Remember Paul’s history! No man had ever despised the name of Jesus more intensely; no one had ever devoted himself so passionately to the extermination of that lovely name. But from the moment of Paul’s salvation, the Lord Jesus had become his all-in-all.

Consider how Paul is very sweeping in this warning, “If any man love not the Lord Jesus Christ, let him be anathema.” … “If any man!” That means not one of us is exempt! As you remember, “Anathema” means “accursed.” The Bible is, therefore, very plain on this matter: it curses anyone who does not love the Lord Jesus! This is strong language and we should pause a little to consider it’s teaching.

In Paul’s divinely enlightened understanding, to not love the Lord Jesus was to not love God. Indeed, this scripture makes it impossible for us to say we love God, but Jesus, we’re not so sure about! If we say this sort of thing, we have invented a God of our own making and are, therefore, guilty of idolatry.

God’s self-revelation is in His Son, the Lord Jesus Christ. He refuses to be accessed any other way because there is no other way (John 14:6)! In the heart of the Almighty, from all eternity, was the crucified Lamb who would mediate God to men.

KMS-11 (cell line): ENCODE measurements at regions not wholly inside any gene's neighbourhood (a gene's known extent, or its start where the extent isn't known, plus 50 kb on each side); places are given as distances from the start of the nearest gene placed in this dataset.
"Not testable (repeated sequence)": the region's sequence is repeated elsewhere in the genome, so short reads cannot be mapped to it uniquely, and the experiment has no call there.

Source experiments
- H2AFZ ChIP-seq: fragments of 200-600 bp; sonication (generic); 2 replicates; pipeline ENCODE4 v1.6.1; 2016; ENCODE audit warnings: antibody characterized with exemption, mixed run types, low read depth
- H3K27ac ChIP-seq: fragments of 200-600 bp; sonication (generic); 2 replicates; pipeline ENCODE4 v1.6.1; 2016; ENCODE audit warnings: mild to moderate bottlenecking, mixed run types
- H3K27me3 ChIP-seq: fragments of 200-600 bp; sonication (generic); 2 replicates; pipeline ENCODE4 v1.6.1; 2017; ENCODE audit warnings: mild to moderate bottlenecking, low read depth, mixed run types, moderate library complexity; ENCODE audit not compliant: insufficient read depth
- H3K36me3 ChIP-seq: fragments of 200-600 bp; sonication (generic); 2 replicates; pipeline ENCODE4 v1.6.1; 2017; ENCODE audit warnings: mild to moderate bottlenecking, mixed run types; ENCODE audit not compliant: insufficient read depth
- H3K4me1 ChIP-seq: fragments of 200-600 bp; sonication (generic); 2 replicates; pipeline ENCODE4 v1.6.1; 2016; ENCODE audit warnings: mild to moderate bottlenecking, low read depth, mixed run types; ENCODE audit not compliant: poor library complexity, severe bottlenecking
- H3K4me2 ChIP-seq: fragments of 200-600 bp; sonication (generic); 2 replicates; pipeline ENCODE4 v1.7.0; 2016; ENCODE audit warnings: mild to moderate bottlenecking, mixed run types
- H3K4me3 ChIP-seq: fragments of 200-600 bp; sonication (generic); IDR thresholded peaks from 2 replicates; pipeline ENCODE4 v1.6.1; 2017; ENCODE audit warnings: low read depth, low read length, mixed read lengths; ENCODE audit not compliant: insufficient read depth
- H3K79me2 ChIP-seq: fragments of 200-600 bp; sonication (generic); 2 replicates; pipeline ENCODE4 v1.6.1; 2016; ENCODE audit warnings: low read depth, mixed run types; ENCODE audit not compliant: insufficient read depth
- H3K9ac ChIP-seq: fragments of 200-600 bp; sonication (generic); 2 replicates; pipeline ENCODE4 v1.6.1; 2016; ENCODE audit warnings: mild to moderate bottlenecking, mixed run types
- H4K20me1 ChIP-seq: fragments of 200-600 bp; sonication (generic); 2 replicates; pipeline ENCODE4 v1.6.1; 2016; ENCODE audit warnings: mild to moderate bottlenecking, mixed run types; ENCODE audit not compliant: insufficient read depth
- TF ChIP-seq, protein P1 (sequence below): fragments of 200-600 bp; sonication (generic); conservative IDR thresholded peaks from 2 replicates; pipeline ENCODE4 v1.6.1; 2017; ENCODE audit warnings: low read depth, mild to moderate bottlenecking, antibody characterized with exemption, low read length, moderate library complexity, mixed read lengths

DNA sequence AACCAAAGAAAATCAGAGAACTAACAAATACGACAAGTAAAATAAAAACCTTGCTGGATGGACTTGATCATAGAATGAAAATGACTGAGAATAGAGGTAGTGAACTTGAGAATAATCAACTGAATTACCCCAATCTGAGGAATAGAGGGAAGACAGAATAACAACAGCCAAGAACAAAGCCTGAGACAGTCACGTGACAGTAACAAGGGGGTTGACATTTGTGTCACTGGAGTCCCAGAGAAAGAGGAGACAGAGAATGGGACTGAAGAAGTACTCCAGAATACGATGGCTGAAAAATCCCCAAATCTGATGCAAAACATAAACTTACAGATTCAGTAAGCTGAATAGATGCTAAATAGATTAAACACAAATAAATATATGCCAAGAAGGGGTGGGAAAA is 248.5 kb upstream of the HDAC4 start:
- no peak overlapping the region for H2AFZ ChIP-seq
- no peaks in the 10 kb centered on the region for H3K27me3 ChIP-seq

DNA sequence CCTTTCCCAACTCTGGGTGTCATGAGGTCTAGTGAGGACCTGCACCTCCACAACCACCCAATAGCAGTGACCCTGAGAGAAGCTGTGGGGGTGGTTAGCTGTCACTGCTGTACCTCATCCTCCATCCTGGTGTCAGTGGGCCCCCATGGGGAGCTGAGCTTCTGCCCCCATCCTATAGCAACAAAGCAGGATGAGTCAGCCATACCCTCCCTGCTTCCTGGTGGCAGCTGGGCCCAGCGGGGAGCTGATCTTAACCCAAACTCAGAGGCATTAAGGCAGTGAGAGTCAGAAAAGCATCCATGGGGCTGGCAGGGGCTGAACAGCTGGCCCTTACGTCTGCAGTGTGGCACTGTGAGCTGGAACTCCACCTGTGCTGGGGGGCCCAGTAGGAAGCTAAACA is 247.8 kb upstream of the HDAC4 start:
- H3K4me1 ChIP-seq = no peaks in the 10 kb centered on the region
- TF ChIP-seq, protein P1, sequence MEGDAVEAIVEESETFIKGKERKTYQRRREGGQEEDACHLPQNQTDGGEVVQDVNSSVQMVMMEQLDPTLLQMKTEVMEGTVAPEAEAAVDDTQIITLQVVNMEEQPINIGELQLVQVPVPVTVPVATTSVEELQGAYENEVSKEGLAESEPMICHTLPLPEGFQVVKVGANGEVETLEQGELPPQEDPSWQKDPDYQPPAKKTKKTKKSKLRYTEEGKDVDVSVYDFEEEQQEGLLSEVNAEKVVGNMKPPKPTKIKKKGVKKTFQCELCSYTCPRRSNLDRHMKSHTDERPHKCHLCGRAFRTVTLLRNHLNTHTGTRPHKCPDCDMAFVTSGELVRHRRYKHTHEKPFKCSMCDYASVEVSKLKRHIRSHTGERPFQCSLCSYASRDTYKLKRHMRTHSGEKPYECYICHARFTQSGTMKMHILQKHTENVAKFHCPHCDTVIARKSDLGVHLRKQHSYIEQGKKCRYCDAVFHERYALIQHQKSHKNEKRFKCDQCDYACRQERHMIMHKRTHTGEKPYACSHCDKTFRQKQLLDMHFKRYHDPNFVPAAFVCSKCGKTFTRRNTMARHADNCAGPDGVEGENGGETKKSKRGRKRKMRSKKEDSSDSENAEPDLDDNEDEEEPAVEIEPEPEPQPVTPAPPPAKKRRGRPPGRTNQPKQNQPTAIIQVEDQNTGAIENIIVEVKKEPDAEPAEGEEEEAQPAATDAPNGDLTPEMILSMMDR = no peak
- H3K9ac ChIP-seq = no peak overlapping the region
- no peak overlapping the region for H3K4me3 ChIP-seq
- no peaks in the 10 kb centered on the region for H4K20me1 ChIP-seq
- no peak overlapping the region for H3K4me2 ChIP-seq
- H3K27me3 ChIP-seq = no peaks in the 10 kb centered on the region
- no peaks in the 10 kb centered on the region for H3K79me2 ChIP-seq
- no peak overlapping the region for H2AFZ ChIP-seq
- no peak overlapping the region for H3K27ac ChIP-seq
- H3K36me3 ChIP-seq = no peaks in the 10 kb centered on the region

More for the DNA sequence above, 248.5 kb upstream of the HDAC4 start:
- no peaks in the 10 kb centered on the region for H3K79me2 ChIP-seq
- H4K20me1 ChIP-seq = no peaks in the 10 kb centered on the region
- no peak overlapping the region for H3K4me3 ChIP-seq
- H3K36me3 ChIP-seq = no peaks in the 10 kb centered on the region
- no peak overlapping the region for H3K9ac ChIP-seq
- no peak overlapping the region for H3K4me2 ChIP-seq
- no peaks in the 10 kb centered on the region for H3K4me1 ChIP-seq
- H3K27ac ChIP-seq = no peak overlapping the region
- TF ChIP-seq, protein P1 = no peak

Meanwhile, let’s consider the other side of the coin. If Jesus is not God and we love Him above all, we again make ourselves violators of the First Commandment. It’s that simple. As we take a hard look at it, we realize that the only way this scripture is prevented from contradicting the rest of the Bible is to embrace the truth that Jesus is actually God. If He is not God, then it is entirely incorrect to love Him in the way the Scriptures instruct us to do! Moreover, if Jesus is not God, then the Bible, by telling us to love Jesus, actually puts us, and Christ, into direct conflict with the One true and living God!

In conclusion, one more thing needs to be noted. If Christ Jesus is not God in human flesh then his death and sufferings were the best thing that could have ever happened to Him. He got what He deserved!

He was brought before the court of the Sanhedrin, charged with blasphemy, and it was upon that charge they condemned him to die. No lawyer could have successfully defended Him. The evidence against Him was damning and daunting. He had made himself equal with God, not once, not twice but continually throughout His ministry. If Christ Jesus was not God, His condemnation for blasphemy was, therefore, well deserved and just. In fact, not only was His crucifixion justly deserved, it was an act of righteousness on the part of Chiapas and the rest of Christ’s enemies.

However, as Spurgeon says;